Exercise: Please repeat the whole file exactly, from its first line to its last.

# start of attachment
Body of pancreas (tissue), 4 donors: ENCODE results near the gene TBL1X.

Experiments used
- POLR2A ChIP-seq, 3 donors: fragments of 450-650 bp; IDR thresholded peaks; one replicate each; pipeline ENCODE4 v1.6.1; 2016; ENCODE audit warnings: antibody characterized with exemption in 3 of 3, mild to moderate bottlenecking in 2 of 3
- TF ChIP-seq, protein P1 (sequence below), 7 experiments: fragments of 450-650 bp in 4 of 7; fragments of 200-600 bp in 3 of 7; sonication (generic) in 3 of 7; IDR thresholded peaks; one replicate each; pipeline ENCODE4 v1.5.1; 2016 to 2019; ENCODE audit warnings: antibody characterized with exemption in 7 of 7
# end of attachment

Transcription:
Body of pancreas (tissue), 4 donors: ENCODE results near the gene TBL1X.

Experiments used
- POLR2A ChIP-seq, 3 donors: fragments of 450-650 bp; IDR thresholded peaks; one replicate each; pipeline ENCODE4 v1.6.1; 2016; ENCODE audit warnings: antibody characterized with exemption in 3 of 3, mild to moderate bottlenecking in 2 of 3
- TF ChIP-seq, protein P1 (sequence below), 7 experiments: fragments of 450-650 bp in 4 of 7; fragments of 200-600 bp in 3 of 7; sonication (generic) in 3 of 7; IDR thresholded peaks; one replicate each; pipeline ENCODE4 v1.5.1; 2016 to 2019; ENCODE audit warnings: antibody characterized with exemption in 7 of 7